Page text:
San 'ya blues: laboring life in contemporary Tokyo.
IN THIS FINELY crafted book, Edward Fowler joins the world of Japan's day labourers, in particular the residents of the San'ya district on the edge of Tokyo.
The book begins in cinematic fashion with a gripping short prologue, the story of a jolting encounter between the author and some San'ya men that explains Fowler's decision to immerse himself in their world. It ends with a brief epilogue that updates his 1990-91 fieldwork with a report on a 1995 revisit, in a time of very different economic circumstance, and a reflection on the rewards and limits of his method of oral history. In between is a chapter placing contemporary San'ya in historical context and outlining the community's socio-economic geography, and four substantial chapters. One examines the lives of San'ya residents. Another describes political activism in the community. A third takes up rituals of summer festival, year-end celebration, and mourning. Finally, Fowler offers a compelling narrative of his own experience working as a day-labourer.
In the chapter on lives, Fowler recreates the personal narratives of 44 members of the day-labourer community. The stories told by 23 day-labourers form the core of the chapter. They vividly convey a San'ya ethos marked by cheerful bravado and fatalism, pride in survival skills, and a combination of scorn and longing for a place in mainstream society.
The other narratives of union organizers and supporters (most of whom are themselves day-labourers), flophouse proprietors and shopkeepers, bureaucrats, policemen, missionaries, and journalists, offer varied sharp insights into the self-perceptions of the labourers and the economic and political structure that sustains and constrains communities such as San'ya. I was particularly struck by the observation of a police officer assigned to the San'ya district that "our job is to see that a balance is maintained between the yakuza [gangsters] and the unions, and to adjust our response to their movements as needed." (115) What an extraordinarily honest and discouraging assessment of the political ecology of 1990s Japan, where the state treats gangster wage-extortion and union dues as morally and functionally equivalent outside impositions on the community! Whose interest, then, is served by this sort of system maintenance: the labourers or those who purchase their labour?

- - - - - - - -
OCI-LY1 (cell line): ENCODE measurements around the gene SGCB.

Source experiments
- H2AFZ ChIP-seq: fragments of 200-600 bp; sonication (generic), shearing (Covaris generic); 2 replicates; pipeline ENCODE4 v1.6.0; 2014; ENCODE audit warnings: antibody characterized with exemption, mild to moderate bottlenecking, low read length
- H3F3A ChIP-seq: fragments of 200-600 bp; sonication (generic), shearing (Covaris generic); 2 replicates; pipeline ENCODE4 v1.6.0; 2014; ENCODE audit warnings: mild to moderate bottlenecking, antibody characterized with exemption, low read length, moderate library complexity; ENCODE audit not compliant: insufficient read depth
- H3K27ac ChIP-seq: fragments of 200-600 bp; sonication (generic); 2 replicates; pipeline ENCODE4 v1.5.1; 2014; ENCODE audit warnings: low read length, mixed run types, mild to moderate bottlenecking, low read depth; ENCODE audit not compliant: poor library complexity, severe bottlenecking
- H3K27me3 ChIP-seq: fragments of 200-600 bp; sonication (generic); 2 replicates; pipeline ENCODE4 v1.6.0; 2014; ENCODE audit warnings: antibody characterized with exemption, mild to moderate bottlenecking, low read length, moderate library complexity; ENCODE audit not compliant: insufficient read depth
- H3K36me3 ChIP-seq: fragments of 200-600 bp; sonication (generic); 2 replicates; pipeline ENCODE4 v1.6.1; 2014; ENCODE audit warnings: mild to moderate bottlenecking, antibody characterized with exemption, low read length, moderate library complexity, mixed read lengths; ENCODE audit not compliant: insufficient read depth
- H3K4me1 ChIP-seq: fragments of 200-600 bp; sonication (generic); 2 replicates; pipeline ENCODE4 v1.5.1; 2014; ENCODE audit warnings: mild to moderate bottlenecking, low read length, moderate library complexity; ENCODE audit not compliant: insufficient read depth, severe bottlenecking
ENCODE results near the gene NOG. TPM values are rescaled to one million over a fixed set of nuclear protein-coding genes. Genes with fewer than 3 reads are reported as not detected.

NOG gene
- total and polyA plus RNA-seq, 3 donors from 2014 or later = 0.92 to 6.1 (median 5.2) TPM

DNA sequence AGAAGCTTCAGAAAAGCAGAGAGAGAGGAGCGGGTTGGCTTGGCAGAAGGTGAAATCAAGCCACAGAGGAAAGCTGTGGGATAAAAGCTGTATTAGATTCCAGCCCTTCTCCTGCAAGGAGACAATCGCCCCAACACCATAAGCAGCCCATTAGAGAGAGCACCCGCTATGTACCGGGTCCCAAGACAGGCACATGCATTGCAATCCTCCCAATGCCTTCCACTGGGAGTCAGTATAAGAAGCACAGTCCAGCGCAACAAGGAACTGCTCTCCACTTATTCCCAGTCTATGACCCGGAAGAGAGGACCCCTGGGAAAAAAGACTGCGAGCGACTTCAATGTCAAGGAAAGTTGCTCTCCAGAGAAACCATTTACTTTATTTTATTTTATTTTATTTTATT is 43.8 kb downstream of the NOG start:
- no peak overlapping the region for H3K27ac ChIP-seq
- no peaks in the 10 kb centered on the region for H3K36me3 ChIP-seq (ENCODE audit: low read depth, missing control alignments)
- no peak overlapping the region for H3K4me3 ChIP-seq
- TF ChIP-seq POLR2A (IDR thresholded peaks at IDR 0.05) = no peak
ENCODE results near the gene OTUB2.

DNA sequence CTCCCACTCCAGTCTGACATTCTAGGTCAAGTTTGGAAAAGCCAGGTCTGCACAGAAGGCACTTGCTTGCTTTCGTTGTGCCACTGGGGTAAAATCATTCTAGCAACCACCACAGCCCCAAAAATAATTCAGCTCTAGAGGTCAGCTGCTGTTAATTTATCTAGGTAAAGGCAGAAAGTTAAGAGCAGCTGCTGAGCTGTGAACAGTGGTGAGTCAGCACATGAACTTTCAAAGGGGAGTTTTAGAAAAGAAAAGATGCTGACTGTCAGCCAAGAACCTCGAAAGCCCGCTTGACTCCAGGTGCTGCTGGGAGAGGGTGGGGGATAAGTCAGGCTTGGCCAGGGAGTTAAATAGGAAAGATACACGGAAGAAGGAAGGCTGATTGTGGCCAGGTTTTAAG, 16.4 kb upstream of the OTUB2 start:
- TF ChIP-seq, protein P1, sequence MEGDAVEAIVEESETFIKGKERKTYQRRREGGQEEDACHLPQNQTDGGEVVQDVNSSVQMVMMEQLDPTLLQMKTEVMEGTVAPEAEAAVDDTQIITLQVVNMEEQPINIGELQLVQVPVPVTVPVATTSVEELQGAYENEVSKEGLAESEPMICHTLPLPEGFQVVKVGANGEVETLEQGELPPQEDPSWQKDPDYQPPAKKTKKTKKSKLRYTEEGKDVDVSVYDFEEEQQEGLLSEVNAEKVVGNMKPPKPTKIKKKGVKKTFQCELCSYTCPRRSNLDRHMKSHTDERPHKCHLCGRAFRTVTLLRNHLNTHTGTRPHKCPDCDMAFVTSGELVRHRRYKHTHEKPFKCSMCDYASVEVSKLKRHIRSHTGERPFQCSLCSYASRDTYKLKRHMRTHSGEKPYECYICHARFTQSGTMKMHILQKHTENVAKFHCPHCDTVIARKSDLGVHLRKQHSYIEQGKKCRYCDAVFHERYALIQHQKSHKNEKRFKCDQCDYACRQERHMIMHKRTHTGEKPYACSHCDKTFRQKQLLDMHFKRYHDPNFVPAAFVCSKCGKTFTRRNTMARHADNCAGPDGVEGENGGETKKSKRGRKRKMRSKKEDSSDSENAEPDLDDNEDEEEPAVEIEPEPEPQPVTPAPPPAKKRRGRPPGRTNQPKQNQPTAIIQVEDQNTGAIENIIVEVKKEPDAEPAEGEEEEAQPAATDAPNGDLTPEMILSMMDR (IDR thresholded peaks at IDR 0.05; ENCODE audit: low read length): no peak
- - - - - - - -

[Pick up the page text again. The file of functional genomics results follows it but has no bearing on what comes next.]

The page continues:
Relatively briefer chapters on "activism" and "rites" show that Fowler himself wisely refuses to treat the community with similar "balance." He pays greater attention and respect to the relationship between competing unions and the community (describing, for instance, the separate festivals sponsored by the two local unions dedicated to defending the San'ya labourers) than to the place of the yakuza, though he does not ignore the latter. We learn that while the labourers have relatively low tolerance for long-winded speeches that analyze their economic or political situation, the unions and their allies can be a considerable resource for some of the most defenceless members of the community.
The final chapter reports on Fowler's own summer-long stint as a day-labourer picking up jobs at the San'ya morning market, and the similar market in Osaka. With Fowler, we learn something of the rigours of pouring concrete for a highway ramp and removing the scaffolding, as well as something of the fear and frustration of several days of not finding work, or possibly finding oneself on the wrong side of a gangsterish labour boss or the immigration authorities. Fowler describes the camaraderie of those on the furthest margins of Japan's economic miracle, who inhabit a world of small pleasures and considerable pain.